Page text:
The Lost 49ers — the True Story of How Death Valley Earned Its Name

’49ers mining gold at El Dorado. Image Source: Library of Congress.

The “Lost ‘49ers” refers to a group of pioneers who set out from Salt Lake City in October 1849, during the California Gold Rush. During their journey, they tried to take a shortcut, which took them through a desolate place they called “Death Valley.”

Gold is Discovered at Sutter’s Mill

On January 24, 1848, James W. Marshall discovered flakes of gold in the South Fork American River near Sutter’s Mill in present-day Coloma, California. Soon after, the Mexican-American War ended, and the United States gained possession of the area as part of the Treaty of Guadalupe Hidalgo. It was a key moment in America’s Westward Expansion and the fulfillment of Manifest Destiny.

The California Gold Rush and the ‘49ers

In December, President James K. Polk announced to the nation that gold had been found and the California Gold Rush commenced. Thousands of Americans living East of the Mississippi River packed up their belongings and headed West over the Oregon Trail, making their way to Salt Lake City. Because the mass migration started in 1849, these pioneers came to be known as the “‘49ers.”

James K Polk, 11th President, Portrait
President James K. Polk. Image Source: National Portrait Gallery.

The ‘49ers Head to Salt Lake City

Pausing at Salt Lake City gave the 49ers a chance to resupply, in preparation for crossing over the Great Basin and the Sierra Nevada Mountains, which had to be done before winter. Otherwise, the 49ers took a chance on suffering the same fate as the ill-fated Donner Party and getting trapped in the snowy mountain passes.

‘49ers Head West on the Old Spanish Trail

In October 1849, a train of around 100 wagons and 250 people left Salt Lake City, heading West. The train was organized by the San Joaquin Company and led by Captain Jefferson Hunt. The train moved slowly along the “Old Spanish Trail” and Hunt refused to leave slower wagons behind.

A Shortcut Around the Sierra Nevada Mountains

At one point, a young man — Orson K. Smith — rode into the ‘49ers camp with a rough, hand-drawn map that showed a shortcut through the desert to Walker Pass. The source of the map is unclear, but it may have been made by John C. Fremont during one of his expeditions to map the West.

General John C. Fremont, Civil War, USA
John C. Fremont. Image Source: National Archives.

Some thought the shortcut would take as many as 500 miles off of the trip. When it was brought to Hunt’s attention, he refused to divert from the Old Spanish Trail.

The Lost ‘49ers Head to the Shortcut

However, some of the ‘49ers had lost confidence in Hunt, due to some mistakes he had made in navigating the trail. Most of the wagons decided to try the shortcut, while a handful stayed with Hunt. The two parties split up at present-day Enterprise, Utah. Hunt continued along the Old Spanish Trail while the “Lost ‘49ers” made for the shortcut.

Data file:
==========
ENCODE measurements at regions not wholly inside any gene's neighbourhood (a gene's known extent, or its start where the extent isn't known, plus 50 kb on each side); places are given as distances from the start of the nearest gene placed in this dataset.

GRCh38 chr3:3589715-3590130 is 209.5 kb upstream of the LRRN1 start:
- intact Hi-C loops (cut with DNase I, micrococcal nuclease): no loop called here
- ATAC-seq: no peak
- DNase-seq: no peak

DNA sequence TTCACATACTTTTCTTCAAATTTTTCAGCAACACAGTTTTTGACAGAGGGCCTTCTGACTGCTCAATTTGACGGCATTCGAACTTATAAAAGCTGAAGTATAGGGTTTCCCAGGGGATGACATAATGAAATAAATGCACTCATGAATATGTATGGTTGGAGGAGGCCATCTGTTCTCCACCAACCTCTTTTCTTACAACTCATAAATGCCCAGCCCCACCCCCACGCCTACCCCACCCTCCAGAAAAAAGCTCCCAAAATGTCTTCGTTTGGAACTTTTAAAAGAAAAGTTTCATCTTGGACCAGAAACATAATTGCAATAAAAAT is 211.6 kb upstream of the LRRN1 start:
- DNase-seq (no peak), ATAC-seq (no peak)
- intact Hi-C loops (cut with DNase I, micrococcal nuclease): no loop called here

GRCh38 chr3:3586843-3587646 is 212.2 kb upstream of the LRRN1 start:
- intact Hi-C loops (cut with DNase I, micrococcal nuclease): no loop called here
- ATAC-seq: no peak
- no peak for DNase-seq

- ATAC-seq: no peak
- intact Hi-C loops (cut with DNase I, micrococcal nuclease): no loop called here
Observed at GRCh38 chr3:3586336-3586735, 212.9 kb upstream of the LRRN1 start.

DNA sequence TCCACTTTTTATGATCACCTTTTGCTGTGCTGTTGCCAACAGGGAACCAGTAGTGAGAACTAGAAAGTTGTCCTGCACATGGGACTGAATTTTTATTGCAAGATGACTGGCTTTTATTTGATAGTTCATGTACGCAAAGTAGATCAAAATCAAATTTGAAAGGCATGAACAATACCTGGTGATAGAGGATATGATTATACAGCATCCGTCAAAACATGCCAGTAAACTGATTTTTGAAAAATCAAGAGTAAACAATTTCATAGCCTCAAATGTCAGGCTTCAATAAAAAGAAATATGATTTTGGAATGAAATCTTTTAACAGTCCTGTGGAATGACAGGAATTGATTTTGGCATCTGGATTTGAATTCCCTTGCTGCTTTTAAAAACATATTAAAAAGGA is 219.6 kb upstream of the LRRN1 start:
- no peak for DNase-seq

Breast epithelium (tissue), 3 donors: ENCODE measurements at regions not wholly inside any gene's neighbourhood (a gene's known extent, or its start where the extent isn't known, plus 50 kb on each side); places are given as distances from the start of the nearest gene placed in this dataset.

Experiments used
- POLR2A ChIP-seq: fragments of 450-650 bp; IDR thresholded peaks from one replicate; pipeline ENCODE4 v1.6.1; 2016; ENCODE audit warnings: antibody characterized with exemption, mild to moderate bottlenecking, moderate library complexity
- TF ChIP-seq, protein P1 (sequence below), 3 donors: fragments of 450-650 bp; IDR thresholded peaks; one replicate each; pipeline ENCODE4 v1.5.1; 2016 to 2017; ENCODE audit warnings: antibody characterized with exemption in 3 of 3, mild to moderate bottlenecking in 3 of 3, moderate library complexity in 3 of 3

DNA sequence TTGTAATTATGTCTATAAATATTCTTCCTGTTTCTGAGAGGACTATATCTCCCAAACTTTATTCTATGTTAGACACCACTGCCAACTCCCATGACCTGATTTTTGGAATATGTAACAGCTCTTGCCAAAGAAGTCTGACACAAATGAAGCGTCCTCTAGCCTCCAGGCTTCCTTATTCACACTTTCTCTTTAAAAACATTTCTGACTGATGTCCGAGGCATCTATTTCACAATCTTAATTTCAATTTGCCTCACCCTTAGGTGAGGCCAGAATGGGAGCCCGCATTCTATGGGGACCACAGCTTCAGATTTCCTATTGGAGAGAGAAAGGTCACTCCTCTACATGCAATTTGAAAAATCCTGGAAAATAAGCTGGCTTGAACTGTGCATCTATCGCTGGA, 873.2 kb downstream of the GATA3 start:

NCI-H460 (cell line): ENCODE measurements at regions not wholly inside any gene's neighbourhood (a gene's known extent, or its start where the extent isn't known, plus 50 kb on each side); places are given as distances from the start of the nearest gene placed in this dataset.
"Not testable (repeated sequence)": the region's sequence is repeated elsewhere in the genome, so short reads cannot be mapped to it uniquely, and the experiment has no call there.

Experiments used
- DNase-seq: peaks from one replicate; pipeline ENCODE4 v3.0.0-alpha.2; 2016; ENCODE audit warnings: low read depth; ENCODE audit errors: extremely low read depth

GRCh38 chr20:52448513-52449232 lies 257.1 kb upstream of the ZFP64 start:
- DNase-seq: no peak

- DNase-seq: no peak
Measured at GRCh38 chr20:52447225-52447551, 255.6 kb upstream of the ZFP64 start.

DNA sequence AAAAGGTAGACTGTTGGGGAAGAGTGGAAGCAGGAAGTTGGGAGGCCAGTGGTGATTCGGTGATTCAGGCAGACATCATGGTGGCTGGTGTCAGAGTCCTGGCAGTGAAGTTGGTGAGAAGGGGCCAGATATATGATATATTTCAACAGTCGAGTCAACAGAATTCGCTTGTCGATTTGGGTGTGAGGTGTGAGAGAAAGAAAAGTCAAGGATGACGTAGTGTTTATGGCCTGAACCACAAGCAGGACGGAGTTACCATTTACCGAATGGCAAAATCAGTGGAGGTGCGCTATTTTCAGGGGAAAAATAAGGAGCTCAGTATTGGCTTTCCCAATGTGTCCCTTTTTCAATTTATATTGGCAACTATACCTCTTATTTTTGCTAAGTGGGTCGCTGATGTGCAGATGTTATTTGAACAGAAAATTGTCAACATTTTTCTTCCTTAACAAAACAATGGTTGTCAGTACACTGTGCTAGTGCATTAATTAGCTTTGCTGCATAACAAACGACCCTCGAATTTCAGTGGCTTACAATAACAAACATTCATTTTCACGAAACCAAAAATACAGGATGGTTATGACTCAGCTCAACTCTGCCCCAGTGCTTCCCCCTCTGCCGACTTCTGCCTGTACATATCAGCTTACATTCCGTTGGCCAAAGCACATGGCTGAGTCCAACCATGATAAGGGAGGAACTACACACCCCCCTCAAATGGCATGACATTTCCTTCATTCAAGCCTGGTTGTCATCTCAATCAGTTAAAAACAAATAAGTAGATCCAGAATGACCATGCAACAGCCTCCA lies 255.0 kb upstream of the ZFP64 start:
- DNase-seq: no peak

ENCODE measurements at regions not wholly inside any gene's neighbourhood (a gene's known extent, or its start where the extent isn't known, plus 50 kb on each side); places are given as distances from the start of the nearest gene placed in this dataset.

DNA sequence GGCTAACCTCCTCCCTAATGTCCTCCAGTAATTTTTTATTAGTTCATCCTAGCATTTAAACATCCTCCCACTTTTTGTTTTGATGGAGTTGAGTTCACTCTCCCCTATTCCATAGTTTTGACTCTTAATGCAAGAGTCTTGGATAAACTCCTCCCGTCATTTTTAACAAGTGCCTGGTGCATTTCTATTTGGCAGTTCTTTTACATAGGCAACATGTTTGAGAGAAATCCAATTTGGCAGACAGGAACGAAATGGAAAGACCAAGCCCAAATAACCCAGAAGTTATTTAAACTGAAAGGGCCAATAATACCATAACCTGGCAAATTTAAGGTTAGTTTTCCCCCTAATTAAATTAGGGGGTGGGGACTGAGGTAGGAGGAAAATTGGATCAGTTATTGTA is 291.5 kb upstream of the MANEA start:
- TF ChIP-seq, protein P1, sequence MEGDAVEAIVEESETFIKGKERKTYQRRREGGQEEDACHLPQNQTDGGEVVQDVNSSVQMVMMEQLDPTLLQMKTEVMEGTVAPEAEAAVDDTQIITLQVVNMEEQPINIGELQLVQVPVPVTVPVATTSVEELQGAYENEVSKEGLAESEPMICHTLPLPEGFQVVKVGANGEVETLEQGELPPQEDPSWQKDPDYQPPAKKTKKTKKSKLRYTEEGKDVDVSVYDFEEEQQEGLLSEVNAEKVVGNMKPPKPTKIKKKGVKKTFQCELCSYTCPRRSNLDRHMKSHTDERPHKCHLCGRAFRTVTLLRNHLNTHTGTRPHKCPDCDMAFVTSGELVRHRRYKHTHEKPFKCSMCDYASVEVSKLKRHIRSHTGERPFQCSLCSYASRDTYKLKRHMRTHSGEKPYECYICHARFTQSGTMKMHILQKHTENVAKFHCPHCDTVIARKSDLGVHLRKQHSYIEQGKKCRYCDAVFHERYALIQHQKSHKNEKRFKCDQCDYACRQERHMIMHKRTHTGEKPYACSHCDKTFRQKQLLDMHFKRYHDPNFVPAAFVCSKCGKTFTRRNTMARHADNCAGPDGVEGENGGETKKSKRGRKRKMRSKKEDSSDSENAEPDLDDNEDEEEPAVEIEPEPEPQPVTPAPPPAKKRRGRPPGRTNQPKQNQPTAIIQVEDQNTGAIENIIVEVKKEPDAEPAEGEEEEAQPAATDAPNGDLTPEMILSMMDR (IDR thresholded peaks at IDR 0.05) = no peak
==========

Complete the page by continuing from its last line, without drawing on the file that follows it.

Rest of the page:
Some of the Lost ‘49ers Turn Back

The Lost ‘49ers — who were led by Captain C. C. Rich and Francis Pomeroy — quickly found their path was not as easy as they hoped when they encountered a canyon — Beaver Dam Wash — at the present-day border of Utah and Nevada. Most of the wagons backtracked and rejoined Hunt. However, about 25 wagons continued to search for the shortcut, believing they would eventually find it.

Among the Sierra Nevada, Albert Bierstadt, 1868,. Image Source: Smithsonian American Art Museum.

The Lost ‘49ers Split Into Factions

This last group of Lost ‘49ers was made up of two factions. One is known as the Bennett-Arcan Party. The other party called itself the Jayhawkers.

The Lost ‘49ers traveled through present-day Panaca, Nevada, which is roughly 160 miles north of Las Vegas. From Panaca, they went southwest, toward Groom Lake. When they arrived, the two groups argued about where to go from there. By then, everyone was thirsty and needed water. It had been two months since they had left Hunt and the rest of the expedition.

The Bennett-Arcan Party wanted to go South, toward Mt. Charleston, so they could find good, clean water. The Jayhawkers, on the other hand, insisted on continuing to move Southwest.

The Lost ‘49ers Go Their Separate Ways

Both groups made their way to present-day Death Valley Junction and entered present-day Death Valley. From there, they moved North and some of them arrived near present-day Furnace Creek on December 24, 1849 — Christmas Eve. Upon leaving Furnace Creek, the two groups went their separate ways.

Oregon Trail, Wagon Train Breaking Camp, Painting, Miller
Breaking up Camp at Sunrise, Alfred Jacob Miller. Image Source: Walters Art Museum.

The Jayhawkers

The Jayhawkers went North, moving toward the Mesquite Flat Sand Dunes, with about 20 wagons. When they arrived, they decided they needed to leave their wagons and belongings behind and walk the rest of the way. They broke the wagons down for firewood and slaughtered some of the oxen. Then they made fires and cooked the meat to make jerky. Eventually, they crossed the Panamint Mountains and made their way to safety by following an old Native American Indian trail.

The Bennett-Arcan Party

The Bennett-Arcan Party, with 5-7 wagons, tried to cross through the Panamint Mountains by going through Wam Springs Canyon, but the effort failed. They made their way back to the floor of the valley and sent two men — William Lewis Manly and John Rogers — for help.

Death Valley Gets Its Name from the Lost ‘49ers

It took the two of them a month to make the 200-mile walk to Mission San Fernando, gather supplies, and return to their party. When they returned, they found one of the men had died. As they packed up and left the valley, legend has it one of them said, “Goodbye, Death Valley.”

23 days later, the Bennett-Arcan Party — the last of the Lost ‘49ers — arrived at Ranch San Francisco in Santa Clarita Valley, ending their journey.